Many of us are convinced that the crucial early accomplishment in the creatively entrepreneurial process of building something new is producing the Plan.
That is the first step in corporations and has been their model for a long time. Rushing to complete the Plan is a practice most other institutions—schools, non-profits, governments—and many individuals have taken up.
It seems a necessary practice in corporations, this immediate production of the Plan. Because they have many creative initiatives and projects underway, of course each needs a Budget; fiscal responsibility demands it. And to establish a Budget, each project needs a Plan of what is to be built and the resources needed to build it.
That means that when the team is most ignorant about what they could be doing to develop the opportunity—an ignorance that always exists at the start—they have to Predict what they are going to build so they can produce a Plan to arrive at the Budget, so they can get started.
And since all of the environments and communities and markets where opportunities are found are highly complex—made up of systems and networks of inter-related entities that are continually adapting to each other, always changing, always becoming—then the dynamics of an opportunity are constantly changing while the Prediction and the Plan provides us with a static view, as well as an un-informed view.
It’s true that increasingly the most innovative corporations are challenging the tightest strictures of the Predictive model, and so this presentation of the role of the Plan in corporate innovation is perhaps a bit overstated. But it serves as a useful contrast to how experienced and successful entrepreneurs and creative professionals set out Discovering what they will create, rather than making a Prediction. When skilled entrepreneurs want to develop the most useful understanding of a new opportunity, they practice the Japanese proverb: Don’t study it, get used to it.
A Bias for Action and its corollary, Ready Fire Aim, serve as the backbone of effective Discovery, and to help students make their own way I offer proven Bias for Action strategies.
Ready Fire Aim is the best start.
The conventional Ready Aim Fire makes the Plan the priority. But Ready Fire Aim says just get started, pay attention to what is happening as you act, then take your next step in accordance with the new wisdom you’ve just gained.
Ready Fire Aim appreciates that a body in motion tends to stay in motion and that building something of value is a momentum play.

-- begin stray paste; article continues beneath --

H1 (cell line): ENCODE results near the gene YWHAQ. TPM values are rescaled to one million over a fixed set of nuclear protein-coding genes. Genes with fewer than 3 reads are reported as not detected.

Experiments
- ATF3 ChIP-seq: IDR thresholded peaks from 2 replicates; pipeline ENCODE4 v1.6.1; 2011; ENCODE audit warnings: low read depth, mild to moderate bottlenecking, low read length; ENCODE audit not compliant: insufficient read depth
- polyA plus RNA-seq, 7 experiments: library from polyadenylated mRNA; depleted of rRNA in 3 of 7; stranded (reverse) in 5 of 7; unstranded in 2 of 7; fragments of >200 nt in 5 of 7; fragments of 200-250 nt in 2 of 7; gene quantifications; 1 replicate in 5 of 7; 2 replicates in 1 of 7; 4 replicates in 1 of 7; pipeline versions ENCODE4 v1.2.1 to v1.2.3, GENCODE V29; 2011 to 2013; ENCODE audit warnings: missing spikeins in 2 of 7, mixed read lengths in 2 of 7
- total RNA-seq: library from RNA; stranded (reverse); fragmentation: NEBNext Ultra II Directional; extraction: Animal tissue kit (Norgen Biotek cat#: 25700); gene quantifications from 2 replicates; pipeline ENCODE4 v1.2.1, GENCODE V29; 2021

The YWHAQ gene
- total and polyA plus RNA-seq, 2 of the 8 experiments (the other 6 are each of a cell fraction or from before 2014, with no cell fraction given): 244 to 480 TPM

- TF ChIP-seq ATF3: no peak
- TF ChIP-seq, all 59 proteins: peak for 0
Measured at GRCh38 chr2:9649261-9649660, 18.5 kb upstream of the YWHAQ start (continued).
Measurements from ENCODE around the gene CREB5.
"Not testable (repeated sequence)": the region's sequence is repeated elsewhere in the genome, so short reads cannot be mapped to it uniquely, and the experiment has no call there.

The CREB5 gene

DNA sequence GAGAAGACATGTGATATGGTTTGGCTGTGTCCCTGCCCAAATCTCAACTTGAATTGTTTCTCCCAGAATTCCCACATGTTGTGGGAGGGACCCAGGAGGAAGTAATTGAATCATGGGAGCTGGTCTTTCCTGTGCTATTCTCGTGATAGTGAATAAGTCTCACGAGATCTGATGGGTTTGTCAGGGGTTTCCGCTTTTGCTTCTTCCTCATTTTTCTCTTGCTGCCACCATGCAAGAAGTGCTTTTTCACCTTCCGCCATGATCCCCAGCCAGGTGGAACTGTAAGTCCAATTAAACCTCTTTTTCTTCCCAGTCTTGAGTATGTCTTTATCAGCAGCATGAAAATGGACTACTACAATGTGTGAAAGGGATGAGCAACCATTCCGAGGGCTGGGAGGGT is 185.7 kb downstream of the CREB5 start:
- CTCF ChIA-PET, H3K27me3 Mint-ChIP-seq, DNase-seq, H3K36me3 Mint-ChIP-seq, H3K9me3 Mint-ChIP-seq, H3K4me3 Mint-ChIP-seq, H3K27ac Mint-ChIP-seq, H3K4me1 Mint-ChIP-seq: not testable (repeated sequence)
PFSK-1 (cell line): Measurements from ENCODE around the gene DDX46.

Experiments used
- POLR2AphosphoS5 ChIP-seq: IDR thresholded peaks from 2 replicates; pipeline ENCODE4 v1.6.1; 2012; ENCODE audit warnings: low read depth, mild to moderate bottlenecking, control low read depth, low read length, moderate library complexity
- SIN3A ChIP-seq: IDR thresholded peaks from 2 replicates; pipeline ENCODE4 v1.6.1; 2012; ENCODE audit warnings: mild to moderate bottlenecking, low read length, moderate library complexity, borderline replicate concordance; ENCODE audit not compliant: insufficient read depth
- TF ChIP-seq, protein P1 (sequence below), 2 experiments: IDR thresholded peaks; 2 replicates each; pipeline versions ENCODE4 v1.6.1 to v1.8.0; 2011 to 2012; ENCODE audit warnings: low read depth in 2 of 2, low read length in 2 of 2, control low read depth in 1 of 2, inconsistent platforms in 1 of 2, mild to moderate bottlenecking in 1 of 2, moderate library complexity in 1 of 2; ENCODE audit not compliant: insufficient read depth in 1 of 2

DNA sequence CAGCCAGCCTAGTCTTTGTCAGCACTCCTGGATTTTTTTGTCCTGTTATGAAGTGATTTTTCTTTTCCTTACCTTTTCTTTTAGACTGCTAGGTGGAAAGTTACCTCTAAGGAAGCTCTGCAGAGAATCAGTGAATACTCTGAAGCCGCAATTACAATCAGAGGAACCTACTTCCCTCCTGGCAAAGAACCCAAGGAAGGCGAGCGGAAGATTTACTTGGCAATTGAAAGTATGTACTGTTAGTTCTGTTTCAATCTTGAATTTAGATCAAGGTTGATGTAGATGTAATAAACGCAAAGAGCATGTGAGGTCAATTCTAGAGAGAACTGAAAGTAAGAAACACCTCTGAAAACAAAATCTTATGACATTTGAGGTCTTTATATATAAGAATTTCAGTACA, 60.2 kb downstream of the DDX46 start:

So don’t study, take action. You have an interest, or an inclination, or a gut feeling, about an opportunity, so just act on it. And then keep it up.
There are useful reasons to consider these first steps as Wondering While Wandering. It reminds us of the importance of looking at what others have looked at and seeing what no one else has seen. The open-ended and circuitous searching that comes of wandering, and continually asking new questions from our wondering, assist in that purpose by increasing the chances we come upon the opportunity from a new angle.
Another useful aspect of seeing your first steps as Wondering While Wandering is the playfulness it invites. A playful perspective can be a very creative one, perhaps a unique one.
Find Friends Fast should be the reasons for some of the first action steps you take. Be on the lookout for others with similar or complimentary interests, or with interesting vantage points. Announcing that you’ve begun your Discovery will often result in new friends finding you. And when you practice a little servant leadership with these first friends, when you are genuinely interested in helping them and their Discovery, you are growing strong ties and a generative network of potential strategic allies.
Fail Fast, Fail Often, Fail Cheap, it’s everyone’s mantra these days, because there is so much wisdom to it. It means that we can just get started, because we have given ourselves permission to take false steps along the way, and because we know we get smarter when we do.
Look for the Ball on the 10 yard line. Without the structure of a Plan, we can be opportunistic and create advantage from that early easy victory you stumble across that helps you gain momentum.
Don’t ignore Planning. At some point you will Discover the most promising iteration of the opportunity and determine it is time to develop and build it, calling for the Plan to get the resources and to monitor your progress. Just make sure your Planning serves your entrepreneurial action and be careful of the Plan that restricts it.